Most readers are familiar with the basics of real estate investing.  In positive economic cycles, real estate investments tend to do fairly well. Done wisely, real estate produces reasonable cash flows and the opportunity for capital appreciation.  Real estate funds are attractive to many investors because they eliminate the time consuming aspects of owning real estate directly.  Unfortunately, many fund managers take much of the economic upside as well.  These funds take as much as 50% of the profit on top of annual fees.  A major risk for any real estate investor is buying at the wrong time.  Are we now close to a real estate market high?  Our crystal ball is broken but many smart real estate investors are currently choosing to be sellers rather than buyers.

Master Limited Partnerships, MLPs (yield: 5-8% per year)

MLPs are tax efficient investments that typically involve the transportation, processing or storage of oil and gas – such as pipelines.  Pipelines function as a toll road and most of their revenues are derived from the total volume of material they transport.  They are somewhat indifferent to the price of that material.  That said – supply and demand does have an impact.  If either drops, so will revenues – reducing cash flows available to investors and negatively impacting the firm’s stock price.  They are also subject to the credit risks of their underlying customers (energy companies) which is one of the reasons MLPs have seen their market values decline materially as the price of oil has fallen.  Like dividend stocks and publicly traded real estate funds, MLPs are subject to market volatility.

Private Debt Business Development Companies or BDCs (yield: 6-9% per year)

BDCs are funds that pursue a variety of strategies.  One is providing debt financing to privately held, medium-sized companies.  These firms typically pay higher interest rates on their loans than would larger public companies.  BDC investments may include leverage and pursue a wide range of businesses from risky start-ups to safer, more mature companies.   Because of this, the market price of BDCs can be volatile.  Look for BDCs that have a long track record and that provide floating rate loans to larger companies; floating rates will help protect you from rising interest rates and larger companies tend to have more alternatives if difficult economic times return.  Analyzing the health of any lender’s portfolio of outstanding loans is difficult but critically important.  A long track record gives investors some insight into a fund’s past underwriting success.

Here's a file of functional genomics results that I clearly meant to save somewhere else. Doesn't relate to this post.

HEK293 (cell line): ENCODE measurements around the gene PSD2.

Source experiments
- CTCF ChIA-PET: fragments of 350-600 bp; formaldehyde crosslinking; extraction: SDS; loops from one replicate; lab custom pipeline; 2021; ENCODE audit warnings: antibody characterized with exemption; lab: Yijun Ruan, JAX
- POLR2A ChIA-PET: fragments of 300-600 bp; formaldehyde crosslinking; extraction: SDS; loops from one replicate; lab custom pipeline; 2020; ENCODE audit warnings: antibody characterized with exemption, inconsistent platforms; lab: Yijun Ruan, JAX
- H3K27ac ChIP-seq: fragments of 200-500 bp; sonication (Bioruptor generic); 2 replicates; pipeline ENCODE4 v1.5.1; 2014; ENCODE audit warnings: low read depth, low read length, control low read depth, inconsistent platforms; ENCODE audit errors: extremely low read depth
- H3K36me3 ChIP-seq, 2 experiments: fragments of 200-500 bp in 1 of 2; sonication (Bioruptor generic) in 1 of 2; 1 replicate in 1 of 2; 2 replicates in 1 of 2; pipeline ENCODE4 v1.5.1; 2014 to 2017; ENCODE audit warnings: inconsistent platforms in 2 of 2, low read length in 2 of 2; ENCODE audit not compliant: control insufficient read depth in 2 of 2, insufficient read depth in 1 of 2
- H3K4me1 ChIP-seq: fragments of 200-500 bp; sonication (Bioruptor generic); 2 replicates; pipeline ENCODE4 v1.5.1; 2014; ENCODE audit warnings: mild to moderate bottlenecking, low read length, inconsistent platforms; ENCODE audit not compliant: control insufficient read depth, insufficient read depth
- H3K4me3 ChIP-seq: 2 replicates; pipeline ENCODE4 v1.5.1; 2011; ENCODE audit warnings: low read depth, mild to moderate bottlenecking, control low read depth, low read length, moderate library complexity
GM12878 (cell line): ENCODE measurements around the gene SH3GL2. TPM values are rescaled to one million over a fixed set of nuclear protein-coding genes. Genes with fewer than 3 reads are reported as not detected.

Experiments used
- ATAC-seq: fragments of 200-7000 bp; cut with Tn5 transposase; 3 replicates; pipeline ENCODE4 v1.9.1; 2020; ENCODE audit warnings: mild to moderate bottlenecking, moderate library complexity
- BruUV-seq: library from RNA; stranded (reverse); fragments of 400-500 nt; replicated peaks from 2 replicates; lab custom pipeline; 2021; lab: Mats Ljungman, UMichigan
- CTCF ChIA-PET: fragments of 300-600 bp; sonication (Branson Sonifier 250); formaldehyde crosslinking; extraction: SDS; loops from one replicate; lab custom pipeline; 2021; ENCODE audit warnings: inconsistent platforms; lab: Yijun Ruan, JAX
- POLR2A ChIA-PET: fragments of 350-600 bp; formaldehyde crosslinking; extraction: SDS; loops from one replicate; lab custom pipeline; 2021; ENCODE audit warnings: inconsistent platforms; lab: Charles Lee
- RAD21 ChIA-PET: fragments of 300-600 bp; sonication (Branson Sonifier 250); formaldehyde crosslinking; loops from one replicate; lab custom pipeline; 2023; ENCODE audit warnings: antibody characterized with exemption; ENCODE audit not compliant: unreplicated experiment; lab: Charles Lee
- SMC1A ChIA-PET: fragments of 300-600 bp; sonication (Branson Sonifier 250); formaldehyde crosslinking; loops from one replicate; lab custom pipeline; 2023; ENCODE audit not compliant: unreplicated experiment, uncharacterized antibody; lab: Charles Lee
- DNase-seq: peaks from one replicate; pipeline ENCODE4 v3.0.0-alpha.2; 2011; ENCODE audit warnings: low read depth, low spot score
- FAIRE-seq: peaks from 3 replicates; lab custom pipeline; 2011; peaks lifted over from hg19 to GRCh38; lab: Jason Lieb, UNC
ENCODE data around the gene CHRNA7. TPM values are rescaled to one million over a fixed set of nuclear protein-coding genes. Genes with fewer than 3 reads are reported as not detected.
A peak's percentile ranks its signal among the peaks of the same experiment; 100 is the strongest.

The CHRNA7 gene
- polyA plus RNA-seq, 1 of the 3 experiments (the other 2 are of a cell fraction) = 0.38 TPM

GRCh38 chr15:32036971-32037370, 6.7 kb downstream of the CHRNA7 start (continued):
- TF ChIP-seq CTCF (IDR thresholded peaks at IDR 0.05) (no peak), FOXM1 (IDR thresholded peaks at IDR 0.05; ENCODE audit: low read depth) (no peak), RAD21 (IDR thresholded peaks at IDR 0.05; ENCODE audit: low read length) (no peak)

We began this article with the advice to keep risks in mind when analyzing any investment.  We close with the sometimes counter-intuitive advice to consider including some risks in your investment strategy.  A portfolio of just short term high quality bonds has its own risk – the risk of underperformance.  If an investor needs a 5% per year return to achieve his or her goals, investing only in short-term treasuries guarantees this investor will fall short (1-year treasuries yield just 0.54%).

That is the challenge with “safe” investments – you sleep soundly each night as you drift further and further away from reaching your investment goals.  Most investors need some exposure to stocks/equities to reach their goals.  The challenge is determining what asset allocation – what mix of stocks and bonds – is right for you.  Asset allocation is one of the most important factors in determining your investment success.  Touch base with your financial advisor and have this discussion.  If you don’t have a financial advisor, give Albion Financial Group a call. We’d be happy to discuss this with you.

Doug Wells, MBA, CFA, CFP

Jon Larsen
Portfolio Manager

Albion Financial Group
(801) 487-3700

About Albion Financial

Established in 1982, Albion Financial Group is an independent, fee-only financial planner and investment manager located in Salt Lake City, Utah.